A major criticism of the Turing test is that it fails to capture a core feature of human intelligence: the ability to think creatively. What is creative intelligence? Can machines or animals have it?
Marta Halina’s research project brings together a world-class team of researchers across scientific disciplines to address these questions. Each of these diverse fields shares a common trait: their subjects are capable of reputed creative acts.
Creativity is often portrayed as mysterious—an inexplicable achievement of adult human cognition. But creative intelligence plays crucial roles in developmental psychology, evolutionary biology, comparative psychology, artificial intelligence, and robotics. Even so, the notion of creativity lacks solid conceptual foundations. Because of this, the possibility for fruitful exchange between these disciplines remains unrealized.
To enable such cross-disciplinary dialogue, this project will develop a multi-dimensional account of creative intelligence that fosters greater appreciation and understanding of creative intelligence in its many forms. Such an account will allow the team to identify the similarities and differences between animal and machine intelligence without relying on anthropocentric accounts of creativity to do so. The project will include collaborators across the above disciplines at the following universities:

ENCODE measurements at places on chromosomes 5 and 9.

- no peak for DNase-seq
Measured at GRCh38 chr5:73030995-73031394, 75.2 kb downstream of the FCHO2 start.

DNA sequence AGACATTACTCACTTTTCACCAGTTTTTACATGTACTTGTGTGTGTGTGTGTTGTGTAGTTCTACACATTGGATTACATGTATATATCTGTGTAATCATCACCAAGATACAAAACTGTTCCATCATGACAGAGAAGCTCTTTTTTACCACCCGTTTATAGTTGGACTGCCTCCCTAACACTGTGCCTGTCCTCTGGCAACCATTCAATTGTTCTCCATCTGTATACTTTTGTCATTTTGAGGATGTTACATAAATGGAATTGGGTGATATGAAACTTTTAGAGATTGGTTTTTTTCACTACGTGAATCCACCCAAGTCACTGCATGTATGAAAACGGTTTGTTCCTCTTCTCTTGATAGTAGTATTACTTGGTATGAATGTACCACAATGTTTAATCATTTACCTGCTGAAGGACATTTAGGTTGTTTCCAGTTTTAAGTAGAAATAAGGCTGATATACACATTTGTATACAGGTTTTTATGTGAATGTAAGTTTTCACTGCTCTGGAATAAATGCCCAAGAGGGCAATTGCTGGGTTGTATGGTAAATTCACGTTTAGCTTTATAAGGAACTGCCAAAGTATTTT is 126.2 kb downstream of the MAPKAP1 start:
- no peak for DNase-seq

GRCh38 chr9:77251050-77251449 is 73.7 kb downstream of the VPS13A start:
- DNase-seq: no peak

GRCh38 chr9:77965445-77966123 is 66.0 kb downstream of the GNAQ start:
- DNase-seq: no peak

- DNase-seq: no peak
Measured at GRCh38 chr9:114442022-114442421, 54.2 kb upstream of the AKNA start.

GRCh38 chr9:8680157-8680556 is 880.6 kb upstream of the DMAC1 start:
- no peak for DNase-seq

- Cambridge (Marta Halina, Adrian Currie, Fumiya Iida, Murray Shanahan, and others)
- UC Berkeley (Alison Gopnik and Stuart Russell)
- Leipzig (Corina Logan and Dieter Lukas)
- Australia National University (Rachael Brown)
The project is based out of the History and Philosophy of Science Department (HPS) and the new Leverhulme Centre for the Future of Intelligence (CFI) at the University of Cambridge. It will build on and extend the work of the Kinds of Intelligence project led by Marta Halina.